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How To Get An Edge In Forex Using Statistical Thinking – Trade Like A Forex Titan Part 4

Stats for Traders IV – Determine the quality of a trading system


To determine if something is good or just a product of randomness is not easy. The pharma industry spends years and costly double-blind studies to determine if a new chemical compound is better than a placebo (distilled water, or just a pill of sugar). This kind of evidence is needed because, as we have seen, almost nothing is sure in mother nature.

How to determine the goodness of data set

Taking the example of the pharma industry, to assess the properties of the new drug, scientists basically create two data sets. One dataset contains all the data measurements of the specimens taking the placebo and another dataset recording the same data of the specimens being administered the drug. So they end up with two groups, and, basically, they want to know if both groups belong to the same statistical distribution or from a different one. The statistical test to do this analysis is called the T-Test.

The T-Test

A T-test allows us to compare the average values of the two data sets and determine if they came from the same population. In the case of Pharma, the placebo group is the equivalent of a random sample with a zero mean, and scientists apply the T-Test to see if the average parameters of the group treated with the drug are similar or different from the placebo group. In the case of a trading system, we would like to know how far is the trading system away from a random trading system. The T-Test will answer not just the question of whether the system or strategy has the edge over a random pick, but it enables us to qualify and rank systems.

For a T-Test to be valid, we need to ensure several details! Scales of measurement must be standardized in both data sets. That means, the collection of the data should be standardized with one unit of trade, and preferably also using units of a standard Risk as a description of profits and losses.

The data collected is representative of the system. That means the data should be collected under all possible conditions the system will experience. The number of samples must be as large as feasible, and to comply with point 2 from a large historical database to account for every possible market situation: Bull, bear, sideways with low, mid and high volatility.
The standard deviation on both samples – random and strategy – should be similar. Making sure point 1 is guaranteed, point 4 is also insured.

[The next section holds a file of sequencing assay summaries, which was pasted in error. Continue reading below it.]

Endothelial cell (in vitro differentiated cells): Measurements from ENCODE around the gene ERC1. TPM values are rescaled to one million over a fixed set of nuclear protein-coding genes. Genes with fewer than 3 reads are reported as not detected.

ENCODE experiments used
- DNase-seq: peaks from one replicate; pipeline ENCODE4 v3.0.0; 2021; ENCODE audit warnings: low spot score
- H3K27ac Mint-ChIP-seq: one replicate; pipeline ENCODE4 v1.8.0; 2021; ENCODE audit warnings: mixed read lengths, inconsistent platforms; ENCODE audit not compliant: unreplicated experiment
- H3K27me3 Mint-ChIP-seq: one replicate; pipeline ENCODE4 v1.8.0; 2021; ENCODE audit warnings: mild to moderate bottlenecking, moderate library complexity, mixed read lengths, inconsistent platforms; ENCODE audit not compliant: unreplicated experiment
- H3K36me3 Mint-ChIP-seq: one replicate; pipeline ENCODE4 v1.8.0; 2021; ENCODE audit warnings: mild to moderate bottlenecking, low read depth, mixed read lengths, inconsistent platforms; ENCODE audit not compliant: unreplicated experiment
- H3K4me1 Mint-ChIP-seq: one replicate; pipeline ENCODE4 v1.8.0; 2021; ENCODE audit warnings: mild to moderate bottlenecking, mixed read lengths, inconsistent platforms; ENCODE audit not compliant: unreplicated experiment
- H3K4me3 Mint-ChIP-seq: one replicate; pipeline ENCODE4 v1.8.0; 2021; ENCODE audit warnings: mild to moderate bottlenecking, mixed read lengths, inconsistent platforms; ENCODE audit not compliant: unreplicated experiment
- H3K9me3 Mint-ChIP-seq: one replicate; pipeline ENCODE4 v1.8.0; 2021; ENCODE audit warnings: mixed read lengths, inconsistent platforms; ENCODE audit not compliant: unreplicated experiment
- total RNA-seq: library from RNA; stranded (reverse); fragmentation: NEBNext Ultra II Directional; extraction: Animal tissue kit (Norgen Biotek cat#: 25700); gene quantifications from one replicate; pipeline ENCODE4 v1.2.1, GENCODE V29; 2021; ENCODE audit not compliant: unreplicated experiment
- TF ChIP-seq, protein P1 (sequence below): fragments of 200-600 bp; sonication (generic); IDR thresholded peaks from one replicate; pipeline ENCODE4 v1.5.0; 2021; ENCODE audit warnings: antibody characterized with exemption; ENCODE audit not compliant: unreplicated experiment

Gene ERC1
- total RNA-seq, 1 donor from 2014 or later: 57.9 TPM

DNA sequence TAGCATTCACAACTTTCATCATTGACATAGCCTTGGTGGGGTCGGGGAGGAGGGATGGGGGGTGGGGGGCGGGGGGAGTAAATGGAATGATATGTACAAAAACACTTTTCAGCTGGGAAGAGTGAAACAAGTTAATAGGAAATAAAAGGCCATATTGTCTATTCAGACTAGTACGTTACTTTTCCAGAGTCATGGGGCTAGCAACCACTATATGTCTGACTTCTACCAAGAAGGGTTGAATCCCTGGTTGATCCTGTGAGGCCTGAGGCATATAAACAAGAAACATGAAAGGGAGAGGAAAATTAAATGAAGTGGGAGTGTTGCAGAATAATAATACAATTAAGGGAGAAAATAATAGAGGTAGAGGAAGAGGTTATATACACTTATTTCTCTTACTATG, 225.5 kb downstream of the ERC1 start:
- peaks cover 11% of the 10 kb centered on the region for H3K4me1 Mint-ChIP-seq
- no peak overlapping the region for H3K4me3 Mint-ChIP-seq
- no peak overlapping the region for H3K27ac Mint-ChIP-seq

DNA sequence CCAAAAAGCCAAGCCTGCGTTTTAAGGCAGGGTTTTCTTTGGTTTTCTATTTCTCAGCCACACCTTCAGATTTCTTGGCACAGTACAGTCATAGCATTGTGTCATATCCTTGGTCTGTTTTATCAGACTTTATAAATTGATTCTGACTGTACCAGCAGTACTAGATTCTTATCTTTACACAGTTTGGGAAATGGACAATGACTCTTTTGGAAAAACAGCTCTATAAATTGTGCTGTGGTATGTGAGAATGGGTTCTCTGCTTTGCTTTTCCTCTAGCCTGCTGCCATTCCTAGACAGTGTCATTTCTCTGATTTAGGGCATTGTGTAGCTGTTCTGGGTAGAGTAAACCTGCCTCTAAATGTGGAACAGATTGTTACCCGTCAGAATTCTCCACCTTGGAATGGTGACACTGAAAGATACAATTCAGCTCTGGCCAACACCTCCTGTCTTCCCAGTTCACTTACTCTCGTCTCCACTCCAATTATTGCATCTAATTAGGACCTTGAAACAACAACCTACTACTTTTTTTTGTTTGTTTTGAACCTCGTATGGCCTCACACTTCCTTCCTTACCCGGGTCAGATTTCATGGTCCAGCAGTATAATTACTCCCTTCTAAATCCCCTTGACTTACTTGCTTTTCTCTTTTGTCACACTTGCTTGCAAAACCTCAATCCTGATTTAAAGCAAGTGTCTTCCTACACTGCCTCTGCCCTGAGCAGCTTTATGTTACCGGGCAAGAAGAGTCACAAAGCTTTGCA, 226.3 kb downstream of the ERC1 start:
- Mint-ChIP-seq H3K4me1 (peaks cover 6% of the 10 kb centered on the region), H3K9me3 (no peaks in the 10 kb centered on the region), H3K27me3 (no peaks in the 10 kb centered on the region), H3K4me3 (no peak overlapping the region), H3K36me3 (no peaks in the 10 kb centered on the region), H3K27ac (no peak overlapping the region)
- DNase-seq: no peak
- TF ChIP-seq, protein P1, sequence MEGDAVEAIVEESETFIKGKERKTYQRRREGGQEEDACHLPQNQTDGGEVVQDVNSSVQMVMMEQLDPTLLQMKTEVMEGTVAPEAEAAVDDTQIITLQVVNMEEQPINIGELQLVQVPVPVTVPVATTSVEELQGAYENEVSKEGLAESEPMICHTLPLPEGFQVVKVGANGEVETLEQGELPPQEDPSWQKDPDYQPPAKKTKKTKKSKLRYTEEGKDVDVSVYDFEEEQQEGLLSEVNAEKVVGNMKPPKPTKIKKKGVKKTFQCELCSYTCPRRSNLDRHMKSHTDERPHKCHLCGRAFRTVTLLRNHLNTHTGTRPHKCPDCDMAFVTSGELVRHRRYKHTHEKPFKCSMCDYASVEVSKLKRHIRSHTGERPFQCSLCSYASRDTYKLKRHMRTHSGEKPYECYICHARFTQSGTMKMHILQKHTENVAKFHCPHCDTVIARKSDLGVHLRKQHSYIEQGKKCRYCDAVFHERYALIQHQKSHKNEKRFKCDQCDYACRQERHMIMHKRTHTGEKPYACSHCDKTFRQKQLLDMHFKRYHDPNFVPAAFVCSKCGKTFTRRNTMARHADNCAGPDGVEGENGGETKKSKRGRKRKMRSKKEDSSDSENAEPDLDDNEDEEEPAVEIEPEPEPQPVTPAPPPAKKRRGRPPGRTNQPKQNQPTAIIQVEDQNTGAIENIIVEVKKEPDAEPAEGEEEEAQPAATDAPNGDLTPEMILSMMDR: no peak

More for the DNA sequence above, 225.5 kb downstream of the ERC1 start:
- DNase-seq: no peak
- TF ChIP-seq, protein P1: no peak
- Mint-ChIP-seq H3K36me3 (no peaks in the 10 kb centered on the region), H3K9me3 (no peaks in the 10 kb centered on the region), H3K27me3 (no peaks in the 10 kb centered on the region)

The basic formula for when the size of both groups is equal:

t = (m1 — m2) / (σ / √N )

where m1 and m2 are the averages of the two groups and sigma σ is the standard deviation of the samples (assuming equal sigma on both)
if m2 is zero (random) the formula simplifies to:

Q = m / (σ / √N )
Where we have changed the t letter for Q, meaning quality, therefore knowing the average m and standard deviation sigma (σ) of a trading system, we can compute its quality Q.

We can look at m as the signal of our system

And σ / √N as the nose of the system.

Therefore, to maximize Q, we need to make m large and the denominator σ / √N as small as possible.

Qualifying trading systems.
From the Q equation, we can see that the denominator σ / √N is the ratio of the standard deviation and the square root of N, the number of trades. This makes it hard to compare systems with a different number of trades since it will make substantially better the same trade system as the number of samples grows.

Dr. Van K Tharp came with the idea of capping N the trade number to 100, even when the test is made with a large sample number. This way, we can compute m, the mean with all available data, but cut N to 100 to calculate the Q metric. That formula modification is called SQN, or System Quality Number.

SQN is
Q = m / (σ / √N ) when the sample size N is below 100 and
Q = m / (σ / 10 ) when the sample size N exceeds 100.

The SQN reveals if the system is worth trading. Systems below 1 are hard to trade because it presents a noise figure higher than the signal. That will create lots of doubts on a trader because, on multiple occasions, the system will underperform. An SQN of 1.5 is a very decent system, that can be traded with discipline. Systems beyond 2 are sound. If by chance, you end up with a system with SQN greater than 3, you’re a lucky fellow. Please call and share it with us.

The next release will explain how to make use of the SQN to assess the health of the markets.


By Keiran

Forex trader, media, marketing, entrepreneur and father

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